30 May 2011
The Department of Higher Education and Training is coming to the rescue of about 25 000 students from various universities who have completed their studies but are unable to graduate and get jobs because they have not finished paying off student loans.
Briefing the media in Cape Town last week, Higher Education and Training Minister Blade Nzimande said his department would set aside about R200-million to help students who still owed monies to the National Student Financial Aid Scheme (NSFAS).
Those who meet the requirements to graduate between 2000 and 2010, and who are eligible for NSFAS loans, can apply for this special funding through their respective student financial aid offices, he said.
Nzimande, who also made several other announcements on the NSFAS, said the new measure would apply to students that registered for loans from 1 April.
Doubling disbursements, limiting interest
These included a doubling of disbursements under the fund – from R2.7-billion in the 2010/11 financial year to R5.4-billion this financial year – and placing a limit on interest charged on student loans, so that students no longer have to pay the interest on their loans until 12 months after their graduation.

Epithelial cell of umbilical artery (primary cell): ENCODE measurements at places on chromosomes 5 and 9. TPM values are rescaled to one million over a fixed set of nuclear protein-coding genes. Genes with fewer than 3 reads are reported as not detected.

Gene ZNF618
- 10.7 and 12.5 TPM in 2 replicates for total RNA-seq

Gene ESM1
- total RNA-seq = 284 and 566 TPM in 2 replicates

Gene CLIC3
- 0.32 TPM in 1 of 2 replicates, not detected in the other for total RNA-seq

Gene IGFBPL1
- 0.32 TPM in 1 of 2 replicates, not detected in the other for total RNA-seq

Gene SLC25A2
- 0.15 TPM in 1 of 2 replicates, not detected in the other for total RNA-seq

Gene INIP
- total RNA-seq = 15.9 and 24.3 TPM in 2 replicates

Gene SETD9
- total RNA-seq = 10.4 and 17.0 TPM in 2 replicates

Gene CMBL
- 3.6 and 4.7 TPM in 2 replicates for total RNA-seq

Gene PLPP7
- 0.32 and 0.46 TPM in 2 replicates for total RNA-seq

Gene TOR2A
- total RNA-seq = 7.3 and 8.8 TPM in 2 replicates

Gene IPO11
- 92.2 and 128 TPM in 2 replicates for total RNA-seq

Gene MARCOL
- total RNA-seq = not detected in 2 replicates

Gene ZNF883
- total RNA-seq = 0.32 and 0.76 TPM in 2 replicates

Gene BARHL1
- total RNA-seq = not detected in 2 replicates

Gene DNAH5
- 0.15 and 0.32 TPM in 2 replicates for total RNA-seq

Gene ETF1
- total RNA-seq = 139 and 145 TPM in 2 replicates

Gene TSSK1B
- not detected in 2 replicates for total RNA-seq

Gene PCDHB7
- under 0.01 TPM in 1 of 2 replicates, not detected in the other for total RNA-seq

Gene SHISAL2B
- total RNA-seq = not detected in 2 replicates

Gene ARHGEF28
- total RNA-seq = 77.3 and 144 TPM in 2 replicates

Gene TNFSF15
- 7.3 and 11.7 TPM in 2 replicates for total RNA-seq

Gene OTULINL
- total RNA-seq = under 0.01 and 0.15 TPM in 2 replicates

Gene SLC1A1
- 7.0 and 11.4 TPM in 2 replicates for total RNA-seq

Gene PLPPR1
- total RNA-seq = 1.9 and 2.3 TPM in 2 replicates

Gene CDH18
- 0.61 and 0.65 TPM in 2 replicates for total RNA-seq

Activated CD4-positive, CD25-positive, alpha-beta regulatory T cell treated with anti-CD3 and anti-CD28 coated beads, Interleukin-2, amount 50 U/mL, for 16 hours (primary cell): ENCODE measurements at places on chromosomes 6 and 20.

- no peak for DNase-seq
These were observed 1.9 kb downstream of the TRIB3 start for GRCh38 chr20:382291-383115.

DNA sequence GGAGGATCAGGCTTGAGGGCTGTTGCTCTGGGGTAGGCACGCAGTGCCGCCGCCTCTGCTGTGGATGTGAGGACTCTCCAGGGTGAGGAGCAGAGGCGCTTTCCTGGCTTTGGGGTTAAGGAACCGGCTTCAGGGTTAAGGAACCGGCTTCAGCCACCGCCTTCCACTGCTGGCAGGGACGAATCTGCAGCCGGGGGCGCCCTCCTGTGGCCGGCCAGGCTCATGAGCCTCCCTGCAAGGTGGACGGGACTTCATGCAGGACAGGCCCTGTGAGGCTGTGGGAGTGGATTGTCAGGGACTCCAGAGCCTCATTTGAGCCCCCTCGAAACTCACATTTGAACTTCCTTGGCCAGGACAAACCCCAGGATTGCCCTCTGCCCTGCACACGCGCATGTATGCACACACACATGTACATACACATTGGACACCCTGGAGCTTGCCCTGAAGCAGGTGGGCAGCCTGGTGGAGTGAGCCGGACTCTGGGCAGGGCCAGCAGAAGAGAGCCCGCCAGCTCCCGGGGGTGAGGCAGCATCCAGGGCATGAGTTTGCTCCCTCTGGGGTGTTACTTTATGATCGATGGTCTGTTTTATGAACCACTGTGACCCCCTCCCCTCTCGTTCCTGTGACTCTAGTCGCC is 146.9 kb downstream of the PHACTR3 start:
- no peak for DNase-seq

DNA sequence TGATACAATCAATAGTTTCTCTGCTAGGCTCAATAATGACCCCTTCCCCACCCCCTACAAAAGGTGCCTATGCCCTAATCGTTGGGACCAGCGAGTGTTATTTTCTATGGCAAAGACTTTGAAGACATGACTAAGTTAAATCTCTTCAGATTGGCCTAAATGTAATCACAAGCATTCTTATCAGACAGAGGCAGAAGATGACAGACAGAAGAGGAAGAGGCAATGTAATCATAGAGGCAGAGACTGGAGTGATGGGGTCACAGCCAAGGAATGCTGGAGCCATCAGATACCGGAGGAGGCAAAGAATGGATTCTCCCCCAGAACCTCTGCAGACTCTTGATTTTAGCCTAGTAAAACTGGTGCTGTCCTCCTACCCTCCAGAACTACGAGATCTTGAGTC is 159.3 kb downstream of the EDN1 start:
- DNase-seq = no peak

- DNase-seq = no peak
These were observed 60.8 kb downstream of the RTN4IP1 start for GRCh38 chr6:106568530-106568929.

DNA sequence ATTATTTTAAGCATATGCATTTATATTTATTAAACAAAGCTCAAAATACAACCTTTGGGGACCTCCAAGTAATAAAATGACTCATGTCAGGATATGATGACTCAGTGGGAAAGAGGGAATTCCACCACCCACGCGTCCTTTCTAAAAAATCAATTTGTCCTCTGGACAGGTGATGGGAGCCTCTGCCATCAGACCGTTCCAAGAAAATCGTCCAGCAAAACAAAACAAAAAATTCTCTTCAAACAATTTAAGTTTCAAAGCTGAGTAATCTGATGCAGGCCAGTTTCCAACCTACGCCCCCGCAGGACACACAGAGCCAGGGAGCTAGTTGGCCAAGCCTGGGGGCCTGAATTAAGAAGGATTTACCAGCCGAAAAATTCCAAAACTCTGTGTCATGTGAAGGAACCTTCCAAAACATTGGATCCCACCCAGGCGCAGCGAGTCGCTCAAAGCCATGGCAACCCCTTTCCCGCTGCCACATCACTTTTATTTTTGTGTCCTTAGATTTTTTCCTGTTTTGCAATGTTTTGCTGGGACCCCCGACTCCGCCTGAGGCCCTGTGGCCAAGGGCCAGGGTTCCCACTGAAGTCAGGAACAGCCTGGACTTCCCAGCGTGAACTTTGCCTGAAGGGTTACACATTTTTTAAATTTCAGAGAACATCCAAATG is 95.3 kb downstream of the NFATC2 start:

At present, interest charged on loans kicks in the moment you sign for a loan, unlike in Brazil and Canada, where interest payments on student loans only become payable after a student graduates.
Added to this, R50-million has been provided for postgraduate students who require financial assistance to complete their degrees.
These students will enter into loan agreements with the NSFAS and the money they pay back would be earmarked to fund post-graduate students, Nzimande said.
Working with SARS
Nzimande hastened to add that this wasn’t a licence for other students to not pay back their NSFAS loans – he said the department would approach the South African Revenue Service (SARS) to assist in tracing and forcing NSFAS beneficiaries who were now working but were not paying back their loans to do so.